Lack of orders plague VN wood export businesses

Vietnam’s wood industry has unexpectedly fallen into an unprecedented slump amid a sharp decline in orders.

According to the Vietnam Association of Timber and Forestry Products (Vifores), Vietnamese exports of timber and wood products during the first three months of the year dropped by 28.3% to US$2.88 billion against the same period last year.

Of the figure, the export value of wood products stood at an estimated US$1.87 billion, an annual drop of 38.5%.

March alone witnessed timber and wood products rake in US$1.2 billion in export turnover, a decline of 22.8% compared to last year’s corresponding period.

Explaining the reason for the sharp fall, Vifores said that global consumer are tightening their belt due to rising inflation and economic recession risks, leading to a shortage of orders.

Currently Vietnamese businesses only have several orders to be met until June as foreign importers have a large inventory, said Do Xuan Lap, chairman of Vifores.

Vifores shared that exports of wooden furniture to the US nosedived steeply due to the US housing demand index in February decreasing by 48.1% over the same period last year, resulting in a sharp decrease in the demand for importing wood and wood products from the market.

Meanwhile, China represents Vietnam’s main competitor for wooden furniture in the US market, and the reopening of China’s economy will certainly cause difficulties for domestic wood businesses this year.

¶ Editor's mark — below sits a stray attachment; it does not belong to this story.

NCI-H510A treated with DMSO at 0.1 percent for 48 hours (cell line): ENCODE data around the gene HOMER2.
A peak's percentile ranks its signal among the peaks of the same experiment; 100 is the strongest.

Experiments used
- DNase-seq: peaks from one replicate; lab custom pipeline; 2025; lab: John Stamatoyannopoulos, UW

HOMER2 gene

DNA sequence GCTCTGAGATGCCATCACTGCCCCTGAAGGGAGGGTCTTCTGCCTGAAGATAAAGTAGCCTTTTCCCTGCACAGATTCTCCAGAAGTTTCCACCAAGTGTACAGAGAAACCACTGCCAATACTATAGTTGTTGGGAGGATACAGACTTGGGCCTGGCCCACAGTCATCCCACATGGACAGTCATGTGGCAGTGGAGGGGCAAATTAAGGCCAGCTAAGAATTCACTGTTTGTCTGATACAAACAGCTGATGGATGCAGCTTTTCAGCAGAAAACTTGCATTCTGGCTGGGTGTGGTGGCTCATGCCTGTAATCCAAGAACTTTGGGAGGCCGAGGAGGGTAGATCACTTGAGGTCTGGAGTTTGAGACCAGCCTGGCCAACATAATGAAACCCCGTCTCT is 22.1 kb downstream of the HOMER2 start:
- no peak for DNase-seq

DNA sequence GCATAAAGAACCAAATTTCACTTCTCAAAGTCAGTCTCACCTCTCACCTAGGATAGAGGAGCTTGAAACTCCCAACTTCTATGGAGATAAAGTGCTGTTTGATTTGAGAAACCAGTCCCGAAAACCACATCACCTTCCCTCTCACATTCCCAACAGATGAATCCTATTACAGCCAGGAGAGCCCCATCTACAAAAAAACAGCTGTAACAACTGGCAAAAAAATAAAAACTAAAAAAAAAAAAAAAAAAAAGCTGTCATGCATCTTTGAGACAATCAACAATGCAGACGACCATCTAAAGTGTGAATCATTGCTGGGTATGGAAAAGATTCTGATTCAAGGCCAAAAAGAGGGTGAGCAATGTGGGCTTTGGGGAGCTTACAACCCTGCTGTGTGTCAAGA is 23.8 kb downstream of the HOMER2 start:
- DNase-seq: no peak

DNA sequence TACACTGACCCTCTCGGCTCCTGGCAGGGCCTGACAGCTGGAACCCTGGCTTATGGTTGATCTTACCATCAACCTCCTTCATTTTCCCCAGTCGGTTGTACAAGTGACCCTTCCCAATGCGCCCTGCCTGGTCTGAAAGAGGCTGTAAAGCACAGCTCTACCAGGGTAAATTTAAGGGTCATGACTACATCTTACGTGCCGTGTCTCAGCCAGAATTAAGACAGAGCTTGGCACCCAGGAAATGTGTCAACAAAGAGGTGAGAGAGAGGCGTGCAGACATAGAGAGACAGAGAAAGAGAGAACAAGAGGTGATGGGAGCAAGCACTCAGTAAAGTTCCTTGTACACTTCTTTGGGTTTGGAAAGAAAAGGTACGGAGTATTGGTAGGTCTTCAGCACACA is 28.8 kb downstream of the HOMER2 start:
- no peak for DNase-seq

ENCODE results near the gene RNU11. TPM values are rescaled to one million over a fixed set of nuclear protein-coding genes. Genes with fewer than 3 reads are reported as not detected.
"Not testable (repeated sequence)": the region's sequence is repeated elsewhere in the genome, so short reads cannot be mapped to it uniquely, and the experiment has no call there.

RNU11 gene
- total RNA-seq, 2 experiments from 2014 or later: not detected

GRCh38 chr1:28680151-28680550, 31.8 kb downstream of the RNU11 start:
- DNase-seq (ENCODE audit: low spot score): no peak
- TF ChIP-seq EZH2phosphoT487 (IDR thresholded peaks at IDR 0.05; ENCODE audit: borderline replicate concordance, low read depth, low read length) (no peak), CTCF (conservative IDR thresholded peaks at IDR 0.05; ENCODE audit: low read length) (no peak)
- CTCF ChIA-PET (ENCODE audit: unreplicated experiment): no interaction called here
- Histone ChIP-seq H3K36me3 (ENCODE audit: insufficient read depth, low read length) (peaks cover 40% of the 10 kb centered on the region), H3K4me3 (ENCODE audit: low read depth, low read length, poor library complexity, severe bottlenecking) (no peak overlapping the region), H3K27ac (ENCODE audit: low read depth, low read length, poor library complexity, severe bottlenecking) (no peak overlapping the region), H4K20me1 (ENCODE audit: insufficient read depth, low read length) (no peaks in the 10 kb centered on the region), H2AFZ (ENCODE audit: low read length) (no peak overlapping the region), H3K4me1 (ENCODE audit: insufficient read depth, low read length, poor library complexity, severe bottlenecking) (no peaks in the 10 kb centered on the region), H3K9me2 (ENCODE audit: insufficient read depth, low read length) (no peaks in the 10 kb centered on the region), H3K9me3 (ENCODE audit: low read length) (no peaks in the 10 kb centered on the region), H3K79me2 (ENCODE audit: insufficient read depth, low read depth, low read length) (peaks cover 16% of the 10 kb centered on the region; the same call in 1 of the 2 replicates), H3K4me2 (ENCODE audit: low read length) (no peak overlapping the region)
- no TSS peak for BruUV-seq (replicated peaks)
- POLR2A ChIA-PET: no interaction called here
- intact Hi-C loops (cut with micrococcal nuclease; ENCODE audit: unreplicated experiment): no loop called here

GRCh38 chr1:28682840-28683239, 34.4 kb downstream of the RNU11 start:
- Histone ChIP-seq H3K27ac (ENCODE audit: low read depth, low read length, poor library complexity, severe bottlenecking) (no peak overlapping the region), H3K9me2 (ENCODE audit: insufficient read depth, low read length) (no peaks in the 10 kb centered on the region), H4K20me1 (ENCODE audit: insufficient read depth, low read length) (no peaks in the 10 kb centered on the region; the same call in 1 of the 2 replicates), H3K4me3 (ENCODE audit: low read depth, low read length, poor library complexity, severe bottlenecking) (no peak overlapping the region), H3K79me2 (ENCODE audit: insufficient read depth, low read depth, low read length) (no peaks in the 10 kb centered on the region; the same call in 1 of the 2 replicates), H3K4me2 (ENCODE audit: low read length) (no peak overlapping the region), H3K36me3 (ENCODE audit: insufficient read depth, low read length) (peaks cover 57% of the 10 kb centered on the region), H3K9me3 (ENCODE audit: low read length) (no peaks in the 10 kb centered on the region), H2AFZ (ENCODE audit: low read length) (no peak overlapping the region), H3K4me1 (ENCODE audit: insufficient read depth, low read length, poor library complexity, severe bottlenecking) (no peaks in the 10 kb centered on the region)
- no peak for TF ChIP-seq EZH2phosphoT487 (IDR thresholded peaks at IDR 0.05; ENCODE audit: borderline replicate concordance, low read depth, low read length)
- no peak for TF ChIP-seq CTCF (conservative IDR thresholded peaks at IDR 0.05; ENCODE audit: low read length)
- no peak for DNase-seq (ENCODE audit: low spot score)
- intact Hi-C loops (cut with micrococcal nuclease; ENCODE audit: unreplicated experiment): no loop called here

The US has always been one of Vietnam’s largest wood consumers, and the significant drop in exports to the market will therefore directly affect the overall export results, with the growth forecasted to be less positive in the first half of the year.

Furthermore, the EU’s new regulation on not importing any products or goods originating from deforested areas after December 31, 2020, will also be a factor hindering the growth of the wood industry.

Vifores stressed that many domestic businesses do not set profit targets and they only need enough orders to pay wages for workers and cover factory operations.

Moving into the second half of the year, exports of wood and wood products are expected to enjoy positive signs when the economy recovers. In addition, the travel demand of tourists is predicted to increase, thereby leading to the demand to replace interior products at hotels and restaurants.

Moreover, many businesses plan to find customers in other markets such as Japan, China, and the Republic of Korea to offset the decline from the main markets.